What did the sages mean with their prediction that in the era before Moshiach, “The face of the generation will be like the face of a dog”?
The eminent Rabbi Yisrael Salanter of blessed memory once explained this teaching as follows:
A dog by nature runs ahead of its master, always turning around to see where he is heading; whatever that direction may be, the dog arrives there first.
Now in common Hebrew and Yiddish parlance, the phrase pnei hador (here translated as “the face of the generation”) often signifies those who are [supposed to be] the leaders of the generation. In our days, however, on the eve of the Redemption, these ostensible leaders merely look around to see where their congregants would like to head, and they run there first…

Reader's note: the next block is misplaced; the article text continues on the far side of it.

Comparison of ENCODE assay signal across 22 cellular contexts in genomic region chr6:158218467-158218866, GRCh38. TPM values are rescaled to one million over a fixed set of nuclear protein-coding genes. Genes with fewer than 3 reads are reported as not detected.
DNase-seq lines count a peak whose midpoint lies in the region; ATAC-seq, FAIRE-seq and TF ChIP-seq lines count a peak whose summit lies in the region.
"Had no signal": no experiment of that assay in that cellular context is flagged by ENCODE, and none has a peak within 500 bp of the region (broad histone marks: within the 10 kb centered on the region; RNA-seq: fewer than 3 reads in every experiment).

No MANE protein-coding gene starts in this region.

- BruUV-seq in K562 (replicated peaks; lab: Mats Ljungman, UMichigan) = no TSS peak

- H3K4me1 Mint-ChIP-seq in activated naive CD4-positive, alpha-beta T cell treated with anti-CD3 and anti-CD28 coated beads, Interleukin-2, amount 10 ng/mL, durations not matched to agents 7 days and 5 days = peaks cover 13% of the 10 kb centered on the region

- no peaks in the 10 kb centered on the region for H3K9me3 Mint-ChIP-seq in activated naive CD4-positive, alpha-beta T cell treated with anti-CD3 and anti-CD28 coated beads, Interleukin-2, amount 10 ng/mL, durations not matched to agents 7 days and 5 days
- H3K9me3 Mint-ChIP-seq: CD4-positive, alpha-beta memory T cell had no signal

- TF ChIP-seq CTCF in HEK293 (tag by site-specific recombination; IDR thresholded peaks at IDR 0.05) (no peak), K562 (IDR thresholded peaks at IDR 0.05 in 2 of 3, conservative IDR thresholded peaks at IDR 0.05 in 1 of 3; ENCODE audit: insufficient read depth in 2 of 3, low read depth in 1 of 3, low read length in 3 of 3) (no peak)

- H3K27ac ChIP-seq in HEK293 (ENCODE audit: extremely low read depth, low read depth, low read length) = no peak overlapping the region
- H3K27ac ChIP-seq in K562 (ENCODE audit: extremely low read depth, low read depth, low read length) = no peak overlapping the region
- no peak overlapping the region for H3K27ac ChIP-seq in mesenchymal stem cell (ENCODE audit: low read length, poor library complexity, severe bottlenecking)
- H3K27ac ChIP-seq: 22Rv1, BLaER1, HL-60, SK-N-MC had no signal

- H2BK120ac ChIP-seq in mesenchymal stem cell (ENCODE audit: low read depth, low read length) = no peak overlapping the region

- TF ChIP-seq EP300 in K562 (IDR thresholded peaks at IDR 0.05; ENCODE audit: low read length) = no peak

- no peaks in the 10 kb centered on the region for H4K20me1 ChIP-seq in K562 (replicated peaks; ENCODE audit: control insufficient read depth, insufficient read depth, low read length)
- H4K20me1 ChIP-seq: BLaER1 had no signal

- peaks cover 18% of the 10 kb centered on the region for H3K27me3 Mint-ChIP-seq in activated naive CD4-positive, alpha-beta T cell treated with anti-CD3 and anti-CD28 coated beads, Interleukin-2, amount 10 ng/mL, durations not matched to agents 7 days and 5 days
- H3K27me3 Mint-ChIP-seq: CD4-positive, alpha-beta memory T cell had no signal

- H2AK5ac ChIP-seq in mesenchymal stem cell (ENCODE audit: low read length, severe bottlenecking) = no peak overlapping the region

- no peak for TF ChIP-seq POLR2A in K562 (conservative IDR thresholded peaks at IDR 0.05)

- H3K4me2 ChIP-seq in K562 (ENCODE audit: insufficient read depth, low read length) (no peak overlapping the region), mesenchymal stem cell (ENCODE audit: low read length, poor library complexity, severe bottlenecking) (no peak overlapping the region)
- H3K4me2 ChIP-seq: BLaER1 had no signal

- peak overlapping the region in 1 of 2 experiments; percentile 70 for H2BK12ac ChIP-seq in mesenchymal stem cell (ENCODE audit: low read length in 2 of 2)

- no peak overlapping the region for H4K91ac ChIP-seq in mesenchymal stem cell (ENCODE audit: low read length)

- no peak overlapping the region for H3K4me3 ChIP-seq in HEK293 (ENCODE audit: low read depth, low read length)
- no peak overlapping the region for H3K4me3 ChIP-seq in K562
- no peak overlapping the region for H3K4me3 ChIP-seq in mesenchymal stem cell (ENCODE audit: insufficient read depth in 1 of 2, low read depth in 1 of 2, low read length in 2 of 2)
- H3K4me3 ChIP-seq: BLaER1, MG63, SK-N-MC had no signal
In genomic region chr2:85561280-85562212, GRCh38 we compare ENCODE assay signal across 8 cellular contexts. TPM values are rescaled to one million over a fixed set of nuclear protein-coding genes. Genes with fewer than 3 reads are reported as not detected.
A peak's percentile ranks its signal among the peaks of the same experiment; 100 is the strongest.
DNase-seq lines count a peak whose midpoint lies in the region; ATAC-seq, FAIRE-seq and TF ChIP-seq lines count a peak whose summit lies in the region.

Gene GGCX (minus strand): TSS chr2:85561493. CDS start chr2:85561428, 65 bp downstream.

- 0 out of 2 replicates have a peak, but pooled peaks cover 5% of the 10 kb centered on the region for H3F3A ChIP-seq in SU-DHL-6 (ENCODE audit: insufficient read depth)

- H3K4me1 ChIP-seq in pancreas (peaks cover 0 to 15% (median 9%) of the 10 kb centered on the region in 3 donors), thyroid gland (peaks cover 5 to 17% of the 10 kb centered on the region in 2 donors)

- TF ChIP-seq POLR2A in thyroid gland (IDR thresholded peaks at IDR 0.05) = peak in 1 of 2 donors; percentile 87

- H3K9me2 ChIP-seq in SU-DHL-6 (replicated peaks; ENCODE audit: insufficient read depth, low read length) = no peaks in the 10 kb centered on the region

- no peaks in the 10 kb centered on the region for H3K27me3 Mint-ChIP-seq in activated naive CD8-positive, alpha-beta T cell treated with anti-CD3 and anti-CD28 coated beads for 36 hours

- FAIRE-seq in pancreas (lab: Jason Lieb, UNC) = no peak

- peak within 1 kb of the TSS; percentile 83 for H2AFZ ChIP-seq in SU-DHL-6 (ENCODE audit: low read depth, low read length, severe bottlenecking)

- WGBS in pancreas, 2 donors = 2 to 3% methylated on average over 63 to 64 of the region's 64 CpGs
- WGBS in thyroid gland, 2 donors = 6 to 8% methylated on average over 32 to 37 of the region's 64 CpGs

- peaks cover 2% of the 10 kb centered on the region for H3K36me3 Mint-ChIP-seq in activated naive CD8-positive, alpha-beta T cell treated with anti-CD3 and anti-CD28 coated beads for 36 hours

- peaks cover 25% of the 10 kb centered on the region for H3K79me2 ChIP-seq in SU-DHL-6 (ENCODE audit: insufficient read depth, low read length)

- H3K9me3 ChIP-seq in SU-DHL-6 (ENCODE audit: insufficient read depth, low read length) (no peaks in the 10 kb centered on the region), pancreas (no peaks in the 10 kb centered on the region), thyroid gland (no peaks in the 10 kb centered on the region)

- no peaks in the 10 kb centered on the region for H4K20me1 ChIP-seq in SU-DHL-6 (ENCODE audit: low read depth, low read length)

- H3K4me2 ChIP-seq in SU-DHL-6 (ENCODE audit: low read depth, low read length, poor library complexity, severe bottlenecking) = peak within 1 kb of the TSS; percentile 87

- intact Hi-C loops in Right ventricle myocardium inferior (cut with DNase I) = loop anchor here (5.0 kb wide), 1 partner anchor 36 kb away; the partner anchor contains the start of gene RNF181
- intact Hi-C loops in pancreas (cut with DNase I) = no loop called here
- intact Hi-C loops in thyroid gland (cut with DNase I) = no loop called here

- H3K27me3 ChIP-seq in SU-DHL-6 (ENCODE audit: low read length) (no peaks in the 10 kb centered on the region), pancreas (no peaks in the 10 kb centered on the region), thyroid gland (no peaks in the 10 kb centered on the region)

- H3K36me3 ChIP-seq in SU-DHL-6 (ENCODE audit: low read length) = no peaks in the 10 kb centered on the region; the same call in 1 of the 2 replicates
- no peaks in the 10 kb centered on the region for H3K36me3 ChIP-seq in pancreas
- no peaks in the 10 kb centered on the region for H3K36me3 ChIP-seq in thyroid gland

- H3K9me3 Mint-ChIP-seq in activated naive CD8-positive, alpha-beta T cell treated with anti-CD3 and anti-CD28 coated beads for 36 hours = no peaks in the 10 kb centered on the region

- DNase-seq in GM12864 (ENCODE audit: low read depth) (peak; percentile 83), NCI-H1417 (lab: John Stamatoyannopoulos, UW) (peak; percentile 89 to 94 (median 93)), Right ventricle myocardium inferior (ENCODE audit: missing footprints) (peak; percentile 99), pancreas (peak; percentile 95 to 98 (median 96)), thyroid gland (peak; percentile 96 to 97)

This quotation may also be understood as alluding to a dog’s perpetual appetite.
On the eve of the coming of Moshiach, the entire generation will be hungry for the word of G-d, as is written: “Behold, days are coming,’ says the L-rd G-d, ‘when I will send a famine in the land. Not a famine for bread, nor a thirst for water, but for hearing the word of G-d.’” Every man in that day will be as hungry as a dog, in the spirit of the verse, “The dogs… are never sated.” Whatever they are given is never enough; they are forever demanding more. In the generation before Moshiach we will experience an insatiable appetite for spirituality that will be sated only with the revelations of the Messianic era.
(Sotah 9:15. Letters of the Previous Rebbe, Vol. VII, p. 59. Amos, 8:11. Isaiah 46:11. Likutei Sichos Vol IX, p. 105. From Exile to Redemption, pp. 65-6)